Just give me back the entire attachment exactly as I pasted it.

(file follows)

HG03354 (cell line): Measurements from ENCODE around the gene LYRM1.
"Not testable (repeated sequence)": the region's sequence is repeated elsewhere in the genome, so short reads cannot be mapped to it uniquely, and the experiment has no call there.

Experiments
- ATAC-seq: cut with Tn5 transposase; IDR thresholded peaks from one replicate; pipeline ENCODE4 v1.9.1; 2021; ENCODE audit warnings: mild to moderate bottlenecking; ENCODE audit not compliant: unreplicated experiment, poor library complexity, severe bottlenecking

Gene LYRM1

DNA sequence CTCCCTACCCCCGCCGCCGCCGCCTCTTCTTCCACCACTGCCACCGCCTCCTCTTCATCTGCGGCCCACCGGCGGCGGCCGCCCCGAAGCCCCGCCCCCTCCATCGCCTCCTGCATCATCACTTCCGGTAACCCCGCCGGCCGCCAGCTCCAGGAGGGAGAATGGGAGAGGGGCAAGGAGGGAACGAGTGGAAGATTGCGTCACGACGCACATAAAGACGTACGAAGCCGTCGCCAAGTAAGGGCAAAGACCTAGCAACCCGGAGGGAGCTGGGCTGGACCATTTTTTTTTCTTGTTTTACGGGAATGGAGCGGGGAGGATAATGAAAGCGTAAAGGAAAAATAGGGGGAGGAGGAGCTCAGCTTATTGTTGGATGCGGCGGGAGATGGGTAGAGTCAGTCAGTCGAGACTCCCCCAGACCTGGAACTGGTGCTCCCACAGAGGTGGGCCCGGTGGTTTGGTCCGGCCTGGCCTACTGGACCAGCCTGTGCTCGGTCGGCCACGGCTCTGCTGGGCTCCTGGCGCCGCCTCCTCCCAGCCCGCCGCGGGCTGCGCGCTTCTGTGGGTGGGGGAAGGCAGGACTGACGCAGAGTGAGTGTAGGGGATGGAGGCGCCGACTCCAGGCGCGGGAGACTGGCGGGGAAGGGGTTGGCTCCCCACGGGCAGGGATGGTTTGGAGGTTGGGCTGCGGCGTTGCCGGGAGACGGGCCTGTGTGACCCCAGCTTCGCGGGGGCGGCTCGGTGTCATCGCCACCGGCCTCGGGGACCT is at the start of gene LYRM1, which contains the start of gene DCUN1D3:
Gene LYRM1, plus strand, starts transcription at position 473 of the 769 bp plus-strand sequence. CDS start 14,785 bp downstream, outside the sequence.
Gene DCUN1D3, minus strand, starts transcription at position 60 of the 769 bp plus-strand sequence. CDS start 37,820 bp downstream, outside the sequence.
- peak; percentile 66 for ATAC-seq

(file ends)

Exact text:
HG03354 (cell line): Measurements from ENCODE around the gene LYRM1.
"Not testable (repeated sequence)": the region's sequence is repeated elsewhere in the genome, so short reads cannot be mapped to it uniquely, and the experiment has no call there.

Experiments
- ATAC-seq: cut with Tn5 transposase; IDR thresholded peaks from one replicate; pipeline ENCODE4 v1.9.1; 2021; ENCODE audit warnings: mild to moderate bottlenecking; ENCODE audit not compliant: unreplicated experiment, poor library complexity, severe bottlenecking

Gene LYRM1

DNA sequence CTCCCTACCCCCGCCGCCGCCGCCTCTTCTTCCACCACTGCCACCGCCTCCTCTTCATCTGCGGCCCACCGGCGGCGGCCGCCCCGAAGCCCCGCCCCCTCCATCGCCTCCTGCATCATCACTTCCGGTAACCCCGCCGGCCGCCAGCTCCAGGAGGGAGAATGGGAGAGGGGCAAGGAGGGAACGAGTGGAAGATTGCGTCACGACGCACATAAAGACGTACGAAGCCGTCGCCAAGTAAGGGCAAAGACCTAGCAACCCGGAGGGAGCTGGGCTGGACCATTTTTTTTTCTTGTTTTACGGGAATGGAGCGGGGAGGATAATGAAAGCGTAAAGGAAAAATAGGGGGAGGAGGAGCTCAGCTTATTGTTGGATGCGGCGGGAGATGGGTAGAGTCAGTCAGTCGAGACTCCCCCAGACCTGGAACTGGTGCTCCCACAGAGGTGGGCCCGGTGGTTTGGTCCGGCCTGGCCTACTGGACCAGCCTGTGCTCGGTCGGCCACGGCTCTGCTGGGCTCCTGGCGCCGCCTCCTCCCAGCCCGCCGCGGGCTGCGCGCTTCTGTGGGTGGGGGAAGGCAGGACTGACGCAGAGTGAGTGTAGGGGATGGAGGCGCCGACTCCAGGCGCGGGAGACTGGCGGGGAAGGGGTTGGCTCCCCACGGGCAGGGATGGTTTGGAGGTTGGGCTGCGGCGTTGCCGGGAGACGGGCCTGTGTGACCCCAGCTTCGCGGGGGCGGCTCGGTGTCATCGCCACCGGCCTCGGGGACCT is at the start of gene LYRM1, which contains the start of gene DCUN1D3:
Gene LYRM1, plus strand, starts transcription at position 473 of the 769 bp plus-strand sequence. CDS start 14,785 bp downstream, outside the sequence.
Gene DCUN1D3, minus strand, starts transcription at position 60 of the 769 bp plus-strand sequence. CDS start 37,820 bp downstream, outside the sequence.
- peak; percentile 66 for ATAC-seq